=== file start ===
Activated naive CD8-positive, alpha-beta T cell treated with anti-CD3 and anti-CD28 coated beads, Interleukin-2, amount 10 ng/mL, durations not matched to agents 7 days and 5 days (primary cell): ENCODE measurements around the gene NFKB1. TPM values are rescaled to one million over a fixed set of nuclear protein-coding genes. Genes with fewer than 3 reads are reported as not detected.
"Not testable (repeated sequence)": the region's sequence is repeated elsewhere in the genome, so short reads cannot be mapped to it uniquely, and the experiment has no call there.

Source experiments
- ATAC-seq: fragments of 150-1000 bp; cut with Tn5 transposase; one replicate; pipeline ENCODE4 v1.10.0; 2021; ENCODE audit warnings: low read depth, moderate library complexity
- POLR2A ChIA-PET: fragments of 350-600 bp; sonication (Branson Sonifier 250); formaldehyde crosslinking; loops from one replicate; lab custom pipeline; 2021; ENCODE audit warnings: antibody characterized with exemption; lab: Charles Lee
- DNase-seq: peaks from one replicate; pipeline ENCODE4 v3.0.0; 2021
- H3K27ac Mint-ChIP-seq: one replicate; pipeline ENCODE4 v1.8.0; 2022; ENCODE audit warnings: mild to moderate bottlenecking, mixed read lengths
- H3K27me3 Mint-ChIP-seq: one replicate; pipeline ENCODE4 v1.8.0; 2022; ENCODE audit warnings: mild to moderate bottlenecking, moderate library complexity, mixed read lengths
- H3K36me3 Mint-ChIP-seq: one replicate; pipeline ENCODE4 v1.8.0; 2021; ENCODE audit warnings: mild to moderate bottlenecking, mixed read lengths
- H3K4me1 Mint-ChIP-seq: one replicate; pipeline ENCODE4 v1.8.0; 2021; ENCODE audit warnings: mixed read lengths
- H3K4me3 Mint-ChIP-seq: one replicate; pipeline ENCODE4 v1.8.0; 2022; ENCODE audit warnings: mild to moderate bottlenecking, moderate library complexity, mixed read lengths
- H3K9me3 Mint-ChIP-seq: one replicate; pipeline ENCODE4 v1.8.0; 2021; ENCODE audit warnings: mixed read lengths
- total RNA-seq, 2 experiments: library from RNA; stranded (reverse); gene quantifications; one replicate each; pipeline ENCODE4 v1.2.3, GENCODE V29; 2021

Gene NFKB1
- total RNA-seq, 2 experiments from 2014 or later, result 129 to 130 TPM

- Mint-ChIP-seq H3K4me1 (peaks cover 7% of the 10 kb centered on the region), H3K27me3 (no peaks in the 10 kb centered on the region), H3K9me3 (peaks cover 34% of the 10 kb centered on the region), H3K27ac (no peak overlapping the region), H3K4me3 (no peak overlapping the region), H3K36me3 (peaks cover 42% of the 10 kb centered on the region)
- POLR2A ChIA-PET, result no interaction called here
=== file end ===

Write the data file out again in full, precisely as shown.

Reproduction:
Activated naive CD8-positive, alpha-beta T cell treated with anti-CD3 and anti-CD28 coated beads, Interleukin-2, amount 10 ng/mL, durations not matched to agents 7 days and 5 days (primary cell): ENCODE measurements around the gene NFKB1. TPM values are rescaled to one million over a fixed set of nuclear protein-coding genes. Genes with fewer than 3 reads are reported as not detected.
"Not testable (repeated sequence)": the region's sequence is repeated elsewhere in the genome, so short reads cannot be mapped to it uniquely, and the experiment has no call there.

Source experiments
- ATAC-seq: fragments of 150-1000 bp; cut with Tn5 transposase; one replicate; pipeline ENCODE4 v1.10.0; 2021; ENCODE audit warnings: low read depth, moderate library complexity
- POLR2A ChIA-PET: fragments of 350-600 bp; sonication (Branson Sonifier 250); formaldehyde crosslinking; loops from one replicate; lab custom pipeline; 2021; ENCODE audit warnings: antibody characterized with exemption; lab: Charles Lee
- DNase-seq: peaks from one replicate; pipeline ENCODE4 v3.0.0; 2021
- H3K27ac Mint-ChIP-seq: one replicate; pipeline ENCODE4 v1.8.0; 2022; ENCODE audit warnings: mild to moderate bottlenecking, mixed read lengths
- H3K27me3 Mint-ChIP-seq: one replicate; pipeline ENCODE4 v1.8.0; 2022; ENCODE audit warnings: mild to moderate bottlenecking, moderate library complexity, mixed read lengths
- H3K36me3 Mint-ChIP-seq: one replicate; pipeline ENCODE4 v1.8.0; 2021; ENCODE audit warnings: mild to moderate bottlenecking, mixed read lengths
- H3K4me1 Mint-ChIP-seq: one replicate; pipeline ENCODE4 v1.8.0; 2021; ENCODE audit warnings: mixed read lengths
- H3K4me3 Mint-ChIP-seq: one replicate; pipeline ENCODE4 v1.8.0; 2022; ENCODE audit warnings: mild to moderate bottlenecking, moderate library complexity, mixed read lengths
- H3K9me3 Mint-ChIP-seq: one replicate; pipeline ENCODE4 v1.8.0; 2021; ENCODE audit warnings: mixed read lengths
- total RNA-seq, 2 experiments: library from RNA; stranded (reverse); gene quantifications; one replicate each; pipeline ENCODE4 v1.2.3, GENCODE V29; 2021

Gene NFKB1
- total RNA-seq, 2 experiments from 2014 or later, result 129 to 130 TPM

- Mint-ChIP-seq H3K4me1 (peaks cover 7% of the 10 kb centered on the region), H3K27me3 (no peaks in the 10 kb centered on the region), H3K9me3 (peaks cover 34% of the 10 kb centered on the region), H3K27ac (no peak overlapping the region), H3K4me3 (no peak overlapping the region), H3K36me3 (peaks cover 42% of the 10 kb centered on the region)
- POLR2A ChIA-PET, result no interaction called here